The Wolf of Wall Street producer and stepson of Malaysia’s former prime minister pleaded not guilty on Friday to laundering $248 million US from a state investment fund, becoming the third person in his family charged in the 1MDB scandal that helped end Najib Razak’s government last year.

Riza Aziz was solemn as he appeared in court in Kuala Lumpur to be charged with receiving the illicit funds between 2011 and 2012 in the U.S. and Singapore.

The charge sheets said the money was misappropriated from 1MDB and channelled into bank accounts of Riza’s company Red Granite Pictures Inc., which produced films including the Martin Scorsese-directed 2013 movie starring Leonardo DiCaprio that was nominated for five Academy Awards, including best picture.

The money was transferred from Swiss bank accounts of two companies U.S. investigators identified as being linked to 1MDB into Red Granite’s accounts in the United States and Singapore, according to the charge sheets describing the evidence.

Riza, 42, was released on bail. He was charged with five counts of money laundering and could face up to five years in prison, a fine or both, on each count if he is convicted.

Najib set up the 1MDB fund to finance development in Malaysia when he took office in 2009, but it accumulated billions in debts and U.S. investigators allege at least $4.5 billion was stolen from the fund and laundered by Najib’s associates.

Public anger over the alleged corruption contributed to the shocking election defeat of Najib’s long-ruling coalition in May 2018, and the new government reopened investigations that had been stifled while Najib was in office.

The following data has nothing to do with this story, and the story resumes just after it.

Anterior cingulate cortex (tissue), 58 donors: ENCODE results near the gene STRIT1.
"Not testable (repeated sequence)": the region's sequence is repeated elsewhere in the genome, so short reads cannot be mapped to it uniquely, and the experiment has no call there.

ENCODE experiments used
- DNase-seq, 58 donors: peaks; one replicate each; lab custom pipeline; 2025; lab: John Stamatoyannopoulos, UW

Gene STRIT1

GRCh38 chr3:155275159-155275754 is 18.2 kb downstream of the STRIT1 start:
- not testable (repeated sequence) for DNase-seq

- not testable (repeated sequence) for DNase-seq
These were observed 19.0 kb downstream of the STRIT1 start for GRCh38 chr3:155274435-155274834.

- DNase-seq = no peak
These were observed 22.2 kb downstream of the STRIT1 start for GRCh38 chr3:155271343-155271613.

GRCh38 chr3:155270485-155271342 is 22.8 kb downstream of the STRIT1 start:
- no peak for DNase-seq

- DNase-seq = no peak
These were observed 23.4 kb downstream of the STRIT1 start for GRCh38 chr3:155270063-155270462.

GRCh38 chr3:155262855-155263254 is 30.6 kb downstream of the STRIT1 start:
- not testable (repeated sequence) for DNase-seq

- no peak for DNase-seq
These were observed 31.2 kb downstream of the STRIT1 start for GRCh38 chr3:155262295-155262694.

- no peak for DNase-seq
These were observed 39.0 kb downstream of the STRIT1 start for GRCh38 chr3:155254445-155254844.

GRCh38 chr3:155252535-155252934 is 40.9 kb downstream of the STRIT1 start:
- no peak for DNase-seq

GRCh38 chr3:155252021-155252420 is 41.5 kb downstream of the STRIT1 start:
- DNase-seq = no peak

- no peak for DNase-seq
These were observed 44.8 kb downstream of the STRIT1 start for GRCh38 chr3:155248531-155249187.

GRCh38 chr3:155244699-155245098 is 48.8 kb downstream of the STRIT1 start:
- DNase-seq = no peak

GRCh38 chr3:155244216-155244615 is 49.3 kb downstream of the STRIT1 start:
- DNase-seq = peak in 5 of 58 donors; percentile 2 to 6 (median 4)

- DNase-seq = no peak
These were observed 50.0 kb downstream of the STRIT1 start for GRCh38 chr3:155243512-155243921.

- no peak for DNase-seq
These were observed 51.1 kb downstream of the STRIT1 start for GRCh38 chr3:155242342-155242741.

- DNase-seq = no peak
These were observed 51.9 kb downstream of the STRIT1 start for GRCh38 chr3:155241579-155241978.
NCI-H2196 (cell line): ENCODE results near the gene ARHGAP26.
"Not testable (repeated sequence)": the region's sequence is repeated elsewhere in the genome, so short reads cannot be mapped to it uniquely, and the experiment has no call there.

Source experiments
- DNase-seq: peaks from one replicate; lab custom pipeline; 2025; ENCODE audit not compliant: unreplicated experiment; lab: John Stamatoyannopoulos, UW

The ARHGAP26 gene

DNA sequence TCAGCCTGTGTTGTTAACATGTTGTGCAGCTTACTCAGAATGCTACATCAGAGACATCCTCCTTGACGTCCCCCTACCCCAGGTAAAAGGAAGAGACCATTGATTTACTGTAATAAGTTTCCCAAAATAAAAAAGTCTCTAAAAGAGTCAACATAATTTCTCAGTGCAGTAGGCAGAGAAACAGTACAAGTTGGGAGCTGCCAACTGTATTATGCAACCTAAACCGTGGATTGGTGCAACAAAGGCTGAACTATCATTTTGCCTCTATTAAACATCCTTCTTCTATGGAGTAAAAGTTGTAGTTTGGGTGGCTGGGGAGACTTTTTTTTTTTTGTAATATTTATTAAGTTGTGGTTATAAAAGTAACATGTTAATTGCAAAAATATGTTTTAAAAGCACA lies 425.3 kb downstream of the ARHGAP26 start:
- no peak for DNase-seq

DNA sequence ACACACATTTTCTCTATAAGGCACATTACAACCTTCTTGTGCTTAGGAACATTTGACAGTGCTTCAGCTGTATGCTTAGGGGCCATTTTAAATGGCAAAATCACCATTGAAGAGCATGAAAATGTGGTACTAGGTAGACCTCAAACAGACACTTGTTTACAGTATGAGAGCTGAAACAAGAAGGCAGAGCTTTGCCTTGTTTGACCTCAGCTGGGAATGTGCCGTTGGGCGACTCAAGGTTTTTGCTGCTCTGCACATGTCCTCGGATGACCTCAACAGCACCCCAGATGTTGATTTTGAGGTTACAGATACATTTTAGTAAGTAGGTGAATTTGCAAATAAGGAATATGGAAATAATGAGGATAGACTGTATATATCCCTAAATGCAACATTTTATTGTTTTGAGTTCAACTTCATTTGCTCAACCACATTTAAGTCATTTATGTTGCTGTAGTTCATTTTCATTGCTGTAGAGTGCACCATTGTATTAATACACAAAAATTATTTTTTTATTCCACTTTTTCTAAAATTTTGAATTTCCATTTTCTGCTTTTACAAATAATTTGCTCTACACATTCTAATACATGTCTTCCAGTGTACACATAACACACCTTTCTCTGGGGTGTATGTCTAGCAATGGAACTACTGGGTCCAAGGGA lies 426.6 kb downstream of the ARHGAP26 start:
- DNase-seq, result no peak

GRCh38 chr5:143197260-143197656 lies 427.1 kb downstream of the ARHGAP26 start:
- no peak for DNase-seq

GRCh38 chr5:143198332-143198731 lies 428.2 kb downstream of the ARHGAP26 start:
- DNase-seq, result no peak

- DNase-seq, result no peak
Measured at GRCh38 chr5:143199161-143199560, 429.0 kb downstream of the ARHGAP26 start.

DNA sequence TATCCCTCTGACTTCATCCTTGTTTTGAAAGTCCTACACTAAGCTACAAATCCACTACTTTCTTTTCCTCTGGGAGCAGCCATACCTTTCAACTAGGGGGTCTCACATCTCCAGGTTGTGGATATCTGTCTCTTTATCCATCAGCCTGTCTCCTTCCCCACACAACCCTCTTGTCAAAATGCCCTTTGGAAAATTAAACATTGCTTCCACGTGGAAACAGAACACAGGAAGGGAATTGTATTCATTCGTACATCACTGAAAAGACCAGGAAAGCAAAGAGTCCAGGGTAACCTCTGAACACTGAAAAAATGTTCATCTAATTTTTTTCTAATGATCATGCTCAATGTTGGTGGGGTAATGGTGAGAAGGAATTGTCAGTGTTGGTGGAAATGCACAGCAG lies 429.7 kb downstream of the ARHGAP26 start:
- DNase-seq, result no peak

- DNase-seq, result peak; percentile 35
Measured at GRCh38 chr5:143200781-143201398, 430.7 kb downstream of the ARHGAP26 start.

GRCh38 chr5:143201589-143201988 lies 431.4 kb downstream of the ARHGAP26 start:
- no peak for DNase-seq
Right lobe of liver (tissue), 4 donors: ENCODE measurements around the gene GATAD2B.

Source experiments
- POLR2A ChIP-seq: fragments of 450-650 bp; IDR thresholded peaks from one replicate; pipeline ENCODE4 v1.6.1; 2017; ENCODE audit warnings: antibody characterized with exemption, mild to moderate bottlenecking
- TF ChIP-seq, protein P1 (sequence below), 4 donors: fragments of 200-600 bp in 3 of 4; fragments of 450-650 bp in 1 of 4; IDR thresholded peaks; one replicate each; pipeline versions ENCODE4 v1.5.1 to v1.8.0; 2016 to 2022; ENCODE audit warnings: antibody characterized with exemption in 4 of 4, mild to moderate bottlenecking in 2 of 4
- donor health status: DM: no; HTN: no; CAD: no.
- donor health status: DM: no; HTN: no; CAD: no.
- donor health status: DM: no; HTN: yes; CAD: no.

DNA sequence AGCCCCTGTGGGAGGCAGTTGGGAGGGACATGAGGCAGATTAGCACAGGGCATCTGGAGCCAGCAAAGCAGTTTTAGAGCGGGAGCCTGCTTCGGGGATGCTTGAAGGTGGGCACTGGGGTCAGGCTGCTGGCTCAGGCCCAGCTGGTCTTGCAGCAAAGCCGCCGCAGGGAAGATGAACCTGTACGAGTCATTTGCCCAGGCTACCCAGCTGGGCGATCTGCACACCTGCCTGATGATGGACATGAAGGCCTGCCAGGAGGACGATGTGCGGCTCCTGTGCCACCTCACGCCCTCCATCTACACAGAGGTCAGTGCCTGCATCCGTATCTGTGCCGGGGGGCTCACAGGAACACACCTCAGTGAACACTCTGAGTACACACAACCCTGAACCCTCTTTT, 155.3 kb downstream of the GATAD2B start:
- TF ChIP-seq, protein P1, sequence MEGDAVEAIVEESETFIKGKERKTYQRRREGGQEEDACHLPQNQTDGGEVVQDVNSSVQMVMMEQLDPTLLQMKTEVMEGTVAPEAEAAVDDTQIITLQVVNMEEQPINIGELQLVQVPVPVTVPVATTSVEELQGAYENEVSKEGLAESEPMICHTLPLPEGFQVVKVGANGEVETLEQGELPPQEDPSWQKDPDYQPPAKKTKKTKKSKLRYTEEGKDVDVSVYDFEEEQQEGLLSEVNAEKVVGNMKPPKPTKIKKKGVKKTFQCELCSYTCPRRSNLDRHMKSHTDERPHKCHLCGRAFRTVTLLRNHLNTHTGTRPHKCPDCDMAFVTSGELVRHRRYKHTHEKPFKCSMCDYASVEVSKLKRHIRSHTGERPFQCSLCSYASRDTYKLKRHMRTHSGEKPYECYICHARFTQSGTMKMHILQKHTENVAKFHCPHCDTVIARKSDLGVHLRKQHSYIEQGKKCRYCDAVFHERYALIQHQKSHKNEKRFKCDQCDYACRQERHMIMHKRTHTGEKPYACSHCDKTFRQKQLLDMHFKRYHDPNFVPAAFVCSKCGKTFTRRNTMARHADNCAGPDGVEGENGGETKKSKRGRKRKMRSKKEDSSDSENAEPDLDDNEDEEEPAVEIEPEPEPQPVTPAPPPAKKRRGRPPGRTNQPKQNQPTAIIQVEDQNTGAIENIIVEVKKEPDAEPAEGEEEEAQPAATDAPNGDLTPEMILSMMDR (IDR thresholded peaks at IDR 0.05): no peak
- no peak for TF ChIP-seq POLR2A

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Najib is on trial for alleged criminal breach of trust, abuse of power and money laundering linked to 1MDB. He denies the charges. His wife and Riza’s mother, Rosmah Mansor, also has pleaded not guilty to money laundering and tax evasion related to 1MDB, but her trial date has not been set.

Riza’s arraignment came a year after he was questioned by Malaysia’s anti-graft agency. U.S. investigators say Red Granite used money stolen from 1MDB to finance Hollywood films. Red Granite has paid the U.S. government $60 million to settle claims it benefited from the 1MDB scandal, and the U.S. returned the money to Malaysia.

Riza’s sister, Nooryana Najwa, has slammed the legal action against her brother.

“Despite the settlement in the U.S. and the fact that alleged wrongdoings occurred entirely outside of Malaysia, the MACC decides to press charges after a whole year of leaving this case in cold storage. He is not a criminal,” she wrote on Instagram, accompanied by a picture of her with Riza taken before his arrest.

Goldman Sachs has come under scrutiny for its role in helping raise three bond offerings for 1MDB, which is the subject of investigations in at least six countries.

Goldman CEO David Solomon has apologized to the Malaysian people for the actions of two employees in arranging those bond sales. Former Goldman employees Tim Leissner and Roger Ng were charged as a result of the investigation. 

Leissner pleaded guilty last year — forfeiting some $43 million as a result of the plea deal — while Ng awaits trial.

An arrest warrant is also out for businessman Low Taek Jho or Jho Low, who is facing criminal charges in Malaysia and the United States over his alleged central role in the 1MDB case. He has consistently denied wrongdoing and his whereabouts is unknown.